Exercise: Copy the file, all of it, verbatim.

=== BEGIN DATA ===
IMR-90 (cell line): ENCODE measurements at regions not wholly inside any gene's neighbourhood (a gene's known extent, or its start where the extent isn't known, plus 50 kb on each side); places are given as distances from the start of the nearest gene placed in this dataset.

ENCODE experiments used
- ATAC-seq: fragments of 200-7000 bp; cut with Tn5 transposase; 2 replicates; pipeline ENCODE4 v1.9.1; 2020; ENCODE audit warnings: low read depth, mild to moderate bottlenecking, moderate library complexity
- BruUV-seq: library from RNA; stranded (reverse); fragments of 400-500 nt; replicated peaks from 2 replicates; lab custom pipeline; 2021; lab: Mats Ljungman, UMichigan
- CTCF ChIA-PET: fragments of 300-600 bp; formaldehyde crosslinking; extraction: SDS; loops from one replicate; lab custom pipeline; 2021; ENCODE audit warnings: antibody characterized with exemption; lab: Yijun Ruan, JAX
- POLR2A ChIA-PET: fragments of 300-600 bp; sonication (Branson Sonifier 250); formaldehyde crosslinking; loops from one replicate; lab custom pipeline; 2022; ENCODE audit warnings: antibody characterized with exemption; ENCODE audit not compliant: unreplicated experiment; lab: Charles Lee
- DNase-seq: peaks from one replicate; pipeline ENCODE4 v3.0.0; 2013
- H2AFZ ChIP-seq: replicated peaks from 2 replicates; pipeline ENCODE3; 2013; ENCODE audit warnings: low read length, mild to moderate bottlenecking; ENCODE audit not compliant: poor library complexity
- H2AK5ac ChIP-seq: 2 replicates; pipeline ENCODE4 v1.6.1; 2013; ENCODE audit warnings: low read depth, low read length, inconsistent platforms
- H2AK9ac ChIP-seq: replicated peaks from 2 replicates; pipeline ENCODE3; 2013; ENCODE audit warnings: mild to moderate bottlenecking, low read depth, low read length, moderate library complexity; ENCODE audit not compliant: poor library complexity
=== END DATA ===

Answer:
IMR-90 (cell line): ENCODE measurements at regions not wholly inside any gene's neighbourhood (a gene's known extent, or its start where the extent isn't known, plus 50 kb on each side); places are given as distances from the start of the nearest gene placed in this dataset.

ENCODE experiments used
- ATAC-seq: fragments of 200-7000 bp; cut with Tn5 transposase; 2 replicates; pipeline ENCODE4 v1.9.1; 2020; ENCODE audit warnings: low read depth, mild to moderate bottlenecking, moderate library complexity
- BruUV-seq: library from RNA; stranded (reverse); fragments of 400-500 nt; replicated peaks from 2 replicates; lab custom pipeline; 2021; lab: Mats Ljungman, UMichigan
- CTCF ChIA-PET: fragments of 300-600 bp; formaldehyde crosslinking; extraction: SDS; loops from one replicate; lab custom pipeline; 2021; ENCODE audit warnings: antibody characterized with exemption; lab: Yijun Ruan, JAX
- POLR2A ChIA-PET: fragments of 300-600 bp; sonication (Branson Sonifier 250); formaldehyde crosslinking; loops from one replicate; lab custom pipeline; 2022; ENCODE audit warnings: antibody characterized with exemption; ENCODE audit not compliant: unreplicated experiment; lab: Charles Lee
- DNase-seq: peaks from one replicate; pipeline ENCODE4 v3.0.0; 2013
- H2AFZ ChIP-seq: replicated peaks from 2 replicates; pipeline ENCODE3; 2013; ENCODE audit warnings: low read length, mild to moderate bottlenecking; ENCODE audit not compliant: poor library complexity
- H2AK5ac ChIP-seq: 2 replicates; pipeline ENCODE4 v1.6.1; 2013; ENCODE audit warnings: low read depth, low read length, inconsistent platforms
- H2AK9ac ChIP-seq: replicated peaks from 2 replicates; pipeline ENCODE3; 2013; ENCODE audit warnings: mild to moderate bottlenecking, low read depth, low read length, moderate library complexity; ENCODE audit not compliant: poor library complexity